A penny costs more than two cents and a nickel costs more than 11 cents to make and distribute. The Mint is trying to figure out how to produce coins more cheaply without sparing our change's quality and durability, or altering its size and appearance—and its initial findings aren't too encouraging. A 400-page report presented last week to Congress outlines nearly two years of trials conducted at the Mint in Philadelphia, where a variety of metal recipes were put through their paces in the massive facility's high-speed coin-making machinery. The test stampings were then examined for color, finish, resistance to wear and corrosion, hardness, and magnetic properties.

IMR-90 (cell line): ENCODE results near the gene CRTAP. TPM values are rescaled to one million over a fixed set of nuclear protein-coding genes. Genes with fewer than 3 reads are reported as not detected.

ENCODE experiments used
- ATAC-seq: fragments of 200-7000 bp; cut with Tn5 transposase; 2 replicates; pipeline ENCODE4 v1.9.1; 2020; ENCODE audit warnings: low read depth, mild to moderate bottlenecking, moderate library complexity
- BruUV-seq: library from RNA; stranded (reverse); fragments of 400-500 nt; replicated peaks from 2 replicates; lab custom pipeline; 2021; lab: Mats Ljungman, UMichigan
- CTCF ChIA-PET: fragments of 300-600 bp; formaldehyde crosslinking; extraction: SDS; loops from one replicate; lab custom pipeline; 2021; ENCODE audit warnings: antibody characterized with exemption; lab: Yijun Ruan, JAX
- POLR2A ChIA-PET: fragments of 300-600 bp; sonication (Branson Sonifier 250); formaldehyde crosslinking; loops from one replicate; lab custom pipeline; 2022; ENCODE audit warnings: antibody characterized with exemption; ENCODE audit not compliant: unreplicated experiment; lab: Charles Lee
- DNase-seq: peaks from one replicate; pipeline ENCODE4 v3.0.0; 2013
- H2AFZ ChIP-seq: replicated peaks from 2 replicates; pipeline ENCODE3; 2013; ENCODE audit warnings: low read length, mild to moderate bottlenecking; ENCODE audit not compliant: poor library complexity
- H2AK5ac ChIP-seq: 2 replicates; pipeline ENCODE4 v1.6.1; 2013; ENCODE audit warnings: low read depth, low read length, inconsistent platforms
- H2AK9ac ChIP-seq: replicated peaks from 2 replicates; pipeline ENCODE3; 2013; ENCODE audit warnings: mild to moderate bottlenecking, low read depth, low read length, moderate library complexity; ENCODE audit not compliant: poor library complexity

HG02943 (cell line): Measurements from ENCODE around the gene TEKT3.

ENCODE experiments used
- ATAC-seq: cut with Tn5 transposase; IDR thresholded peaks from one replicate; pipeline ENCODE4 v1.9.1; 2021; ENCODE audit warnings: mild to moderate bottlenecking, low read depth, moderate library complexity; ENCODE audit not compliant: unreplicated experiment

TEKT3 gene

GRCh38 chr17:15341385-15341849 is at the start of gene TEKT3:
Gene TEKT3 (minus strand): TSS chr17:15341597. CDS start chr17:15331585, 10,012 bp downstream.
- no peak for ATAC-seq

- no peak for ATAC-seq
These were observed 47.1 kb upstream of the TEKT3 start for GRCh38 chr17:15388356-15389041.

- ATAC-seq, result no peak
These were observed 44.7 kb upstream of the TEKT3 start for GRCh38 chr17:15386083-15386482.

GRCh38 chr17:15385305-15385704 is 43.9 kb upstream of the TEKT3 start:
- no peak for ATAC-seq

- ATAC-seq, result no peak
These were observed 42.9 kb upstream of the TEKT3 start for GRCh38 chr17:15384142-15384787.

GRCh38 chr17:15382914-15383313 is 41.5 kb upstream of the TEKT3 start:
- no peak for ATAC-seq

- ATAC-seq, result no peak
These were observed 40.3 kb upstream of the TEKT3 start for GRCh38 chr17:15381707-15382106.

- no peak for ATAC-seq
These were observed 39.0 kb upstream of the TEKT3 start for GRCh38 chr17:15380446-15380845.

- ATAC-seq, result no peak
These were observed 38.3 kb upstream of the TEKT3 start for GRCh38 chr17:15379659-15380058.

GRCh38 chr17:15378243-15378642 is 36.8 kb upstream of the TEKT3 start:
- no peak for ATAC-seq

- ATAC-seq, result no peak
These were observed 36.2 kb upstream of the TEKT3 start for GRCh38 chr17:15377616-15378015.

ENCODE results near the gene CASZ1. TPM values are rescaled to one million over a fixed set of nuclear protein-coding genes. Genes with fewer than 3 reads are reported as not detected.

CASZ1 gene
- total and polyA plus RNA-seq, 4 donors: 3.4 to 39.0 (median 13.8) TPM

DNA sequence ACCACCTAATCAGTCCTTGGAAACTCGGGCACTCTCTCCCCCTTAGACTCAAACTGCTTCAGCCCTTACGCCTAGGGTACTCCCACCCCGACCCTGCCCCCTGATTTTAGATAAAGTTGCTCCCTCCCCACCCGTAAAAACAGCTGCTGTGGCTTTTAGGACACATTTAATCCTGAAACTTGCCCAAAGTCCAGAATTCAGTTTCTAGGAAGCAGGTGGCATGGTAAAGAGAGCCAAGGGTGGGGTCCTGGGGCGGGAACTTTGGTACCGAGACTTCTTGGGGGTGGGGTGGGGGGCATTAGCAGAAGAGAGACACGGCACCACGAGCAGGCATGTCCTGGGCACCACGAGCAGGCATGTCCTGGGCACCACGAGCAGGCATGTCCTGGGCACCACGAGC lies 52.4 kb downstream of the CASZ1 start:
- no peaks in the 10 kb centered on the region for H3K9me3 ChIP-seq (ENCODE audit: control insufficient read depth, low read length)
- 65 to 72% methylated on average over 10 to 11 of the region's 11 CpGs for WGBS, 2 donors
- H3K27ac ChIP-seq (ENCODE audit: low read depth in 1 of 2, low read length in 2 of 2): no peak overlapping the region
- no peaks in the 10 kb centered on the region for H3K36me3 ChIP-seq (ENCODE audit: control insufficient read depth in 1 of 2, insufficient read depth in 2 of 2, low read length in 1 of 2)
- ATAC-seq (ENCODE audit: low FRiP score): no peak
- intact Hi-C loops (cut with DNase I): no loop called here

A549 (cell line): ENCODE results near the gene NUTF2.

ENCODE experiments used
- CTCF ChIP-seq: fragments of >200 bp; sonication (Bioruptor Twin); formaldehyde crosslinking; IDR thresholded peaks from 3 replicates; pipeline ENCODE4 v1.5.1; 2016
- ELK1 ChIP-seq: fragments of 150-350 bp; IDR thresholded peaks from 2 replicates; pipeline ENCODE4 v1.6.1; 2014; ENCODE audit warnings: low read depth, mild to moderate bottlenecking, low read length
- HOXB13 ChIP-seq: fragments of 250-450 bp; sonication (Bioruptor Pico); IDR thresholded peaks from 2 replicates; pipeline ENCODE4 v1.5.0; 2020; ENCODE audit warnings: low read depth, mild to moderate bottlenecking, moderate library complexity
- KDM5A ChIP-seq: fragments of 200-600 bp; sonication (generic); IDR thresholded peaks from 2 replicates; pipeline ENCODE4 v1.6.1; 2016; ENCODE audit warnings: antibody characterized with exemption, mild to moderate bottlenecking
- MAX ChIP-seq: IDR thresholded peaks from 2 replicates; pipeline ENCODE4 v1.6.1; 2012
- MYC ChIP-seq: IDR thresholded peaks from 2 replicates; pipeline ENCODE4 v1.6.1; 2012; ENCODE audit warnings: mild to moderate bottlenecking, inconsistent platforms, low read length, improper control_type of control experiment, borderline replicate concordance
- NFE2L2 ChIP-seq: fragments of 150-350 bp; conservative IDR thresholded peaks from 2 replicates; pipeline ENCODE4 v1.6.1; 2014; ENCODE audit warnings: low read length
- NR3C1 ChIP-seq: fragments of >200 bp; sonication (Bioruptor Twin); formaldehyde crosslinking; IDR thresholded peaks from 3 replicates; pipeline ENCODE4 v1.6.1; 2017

Evaluations of 29 different alloys concluded that none met the ideal list of attributes. The Treasury Department concluded that additional study was needed before it could endorse any changes, and more test runs with different alloys are likely in the coming year. Neat tidbit: When testing possible new metal combinations, the Mint uses "nonsense dies," images that don't exist on legal tender ... and a bonneted Martha Washington is apparently a favorite subject. (In other penny-saving news, could Congress do away with the dollar bill?)